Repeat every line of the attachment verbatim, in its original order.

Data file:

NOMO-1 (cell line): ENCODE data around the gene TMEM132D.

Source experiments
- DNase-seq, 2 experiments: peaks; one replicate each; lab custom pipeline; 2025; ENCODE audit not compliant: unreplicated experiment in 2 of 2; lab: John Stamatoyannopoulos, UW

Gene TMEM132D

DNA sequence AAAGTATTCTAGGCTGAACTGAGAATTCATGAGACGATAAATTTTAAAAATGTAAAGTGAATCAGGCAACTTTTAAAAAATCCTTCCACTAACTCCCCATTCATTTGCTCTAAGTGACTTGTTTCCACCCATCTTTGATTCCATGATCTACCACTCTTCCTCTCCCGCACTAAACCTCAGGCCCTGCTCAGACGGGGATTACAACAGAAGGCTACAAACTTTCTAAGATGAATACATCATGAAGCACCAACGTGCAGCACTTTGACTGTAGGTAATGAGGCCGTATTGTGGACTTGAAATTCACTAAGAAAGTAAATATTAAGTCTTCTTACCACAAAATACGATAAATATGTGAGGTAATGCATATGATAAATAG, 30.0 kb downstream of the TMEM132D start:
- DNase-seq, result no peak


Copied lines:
NOMO-1 (cell line): ENCODE data around the gene TMEM132D.

Source experiments
- DNase-seq, 2 experiments: peaks; one replicate each; lab custom pipeline; 2025; ENCODE audit not compliant: unreplicated experiment in 2 of 2; lab: John Stamatoyannopoulos, UW

Gene TMEM132D

DNA sequence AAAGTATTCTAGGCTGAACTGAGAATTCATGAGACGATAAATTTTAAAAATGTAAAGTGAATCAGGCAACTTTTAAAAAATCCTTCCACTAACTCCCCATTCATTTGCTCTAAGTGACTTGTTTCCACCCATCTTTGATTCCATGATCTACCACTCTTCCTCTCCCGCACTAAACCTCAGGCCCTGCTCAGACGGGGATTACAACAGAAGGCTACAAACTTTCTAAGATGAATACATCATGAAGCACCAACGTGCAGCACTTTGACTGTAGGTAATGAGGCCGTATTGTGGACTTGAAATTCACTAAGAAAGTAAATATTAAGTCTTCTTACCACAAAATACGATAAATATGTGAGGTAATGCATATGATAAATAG, 30.0 kb downstream of the TMEM132D start:
- DNase-seq, result no peak